Kostecki beats Annapolis' Brady for title

October 13, 1991|By Peter Baker

San Francisco skipper John Kostecki started the Cadillac Columbus Cup sailing regatta by losing three races and finished by winning five of his next six, including the championship match yesterday afternoon against Jim Brady of Annapolis.

Cup competition yesterday consisted of only two sets of races because wind conditions were calm until about 2:30 p.m., when the race committee was able to map out a course for two unusual sudden-death semifinals between Kostecki and Chris Law of Britain and Brady and J.J. Isler of San Diego.

By the time the championship match was started about 4 p.m., the wind was perhaps the steadiest it has been all week, conditions were prime for match racing and tight sailing in the prestart determined the outcome.

"We had some interesting prestart maneuvers," Brady said, "and we actually felt that we were in a very advantageous position about a minute before the start, which is usually the crucial part of a match race start."

At that point, Brady said, his boat was in a leeward position where he thought he could control Kostecki's speed and push him over the line early without crossing it himself. But Kostecki managed to accelerate and counter Brady's strategy.

As a result, both boats went over the line early and Kostecki's position blocked Brady from quickly returning to the starting line.

"He had to keep going and wait for us for another 5 seconds," Kostecki said. "Once we cleared [recrossing the starting line], we came back up on the wind and he had to gybe around the buoy and come back up.

"So right then we had a good 20-second advantage, and that was the race."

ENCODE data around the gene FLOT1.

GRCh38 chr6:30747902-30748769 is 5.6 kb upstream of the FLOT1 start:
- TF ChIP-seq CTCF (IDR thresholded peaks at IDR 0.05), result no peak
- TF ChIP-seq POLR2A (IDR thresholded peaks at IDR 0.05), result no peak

Kostecki and Brady agreed that the wind in the final race was relatively steady and allowed tacticians to make sound decisions, unlike the semifinals.

In the two-sudden death semifinals sailed earlier yesterday, conditions made racing a tactician's nightmare.

In the semifinals between Isler, the first woman skipper in the Columbus Cup, and Brady, Isler built a lead of 15 boat lengths or more through the first two legs and then was passed on the final leg.

"I kind of feel that we robbed her because she sailed a good race," Brady said. "We beat her at the start, she tacked to the right, we tacked shortly thereafter and sailed into a hole. She sailed into a puff and off she went. We never saw here again until the next beat."

In the first semifinal match, between Kostecki and Law, the British skipper who won the qualifying round with a 5-2 record, the racing also was light and tricky.

By the top of the first leg, Law held a short lead on Kostecki, but the San Francisco skipper headed for the right side of the course and what looked like more wind and guessed right.

"We passed them on the first run," said Kostecki, who made the semifinals after finishing qualifying with a 3-4 record. "They did a bear away set. We saw a little more wind on the right, so we gybe set. The wind gods were in our favor a little and we had a little more wind and were able to get ahead of them."

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